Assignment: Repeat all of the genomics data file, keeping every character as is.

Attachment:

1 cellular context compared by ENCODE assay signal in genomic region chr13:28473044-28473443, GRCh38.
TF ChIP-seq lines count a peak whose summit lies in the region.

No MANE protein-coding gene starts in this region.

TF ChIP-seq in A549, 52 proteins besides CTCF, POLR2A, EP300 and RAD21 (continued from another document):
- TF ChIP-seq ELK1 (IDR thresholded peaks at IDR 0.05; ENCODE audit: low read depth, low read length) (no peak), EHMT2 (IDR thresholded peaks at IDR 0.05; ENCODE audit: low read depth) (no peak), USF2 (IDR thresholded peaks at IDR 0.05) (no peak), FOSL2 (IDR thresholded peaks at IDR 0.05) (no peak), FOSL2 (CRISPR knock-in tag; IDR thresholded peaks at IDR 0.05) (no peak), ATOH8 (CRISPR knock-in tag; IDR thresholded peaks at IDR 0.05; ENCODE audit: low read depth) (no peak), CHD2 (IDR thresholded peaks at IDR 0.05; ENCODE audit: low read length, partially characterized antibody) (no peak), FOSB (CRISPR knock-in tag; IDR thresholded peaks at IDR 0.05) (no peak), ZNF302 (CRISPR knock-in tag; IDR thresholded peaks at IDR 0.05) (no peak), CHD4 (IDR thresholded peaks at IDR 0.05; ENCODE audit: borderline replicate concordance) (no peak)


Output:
1 cellular context compared by ENCODE assay signal in genomic region chr13:28473044-28473443, GRCh38.
TF ChIP-seq lines count a peak whose summit lies in the region.

No MANE protein-coding gene starts in this region.

TF ChIP-seq in A549, 52 proteins besides CTCF, POLR2A, EP300 and RAD21 (continued from another document):
- TF ChIP-seq ELK1 (IDR thresholded peaks at IDR 0.05; ENCODE audit: low read depth, low read length) (no peak), EHMT2 (IDR thresholded peaks at IDR 0.05; ENCODE audit: low read depth) (no peak), USF2 (IDR thresholded peaks at IDR 0.05) (no peak), FOSL2 (IDR thresholded peaks at IDR 0.05) (no peak), FOSL2 (CRISPR knock-in tag; IDR thresholded peaks at IDR 0.05) (no peak), ATOH8 (CRISPR knock-in tag; IDR thresholded peaks at IDR 0.05; ENCODE audit: low read depth) (no peak), CHD2 (IDR thresholded peaks at IDR 0.05; ENCODE audit: low read length, partially characterized antibody) (no peak), FOSB (CRISPR knock-in tag; IDR thresholded peaks at IDR 0.05) (no peak), ZNF302 (CRISPR knock-in tag; IDR thresholded peaks at IDR 0.05) (no peak), CHD4 (IDR thresholded peaks at IDR 0.05; ENCODE audit: borderline replicate concordance) (no peak)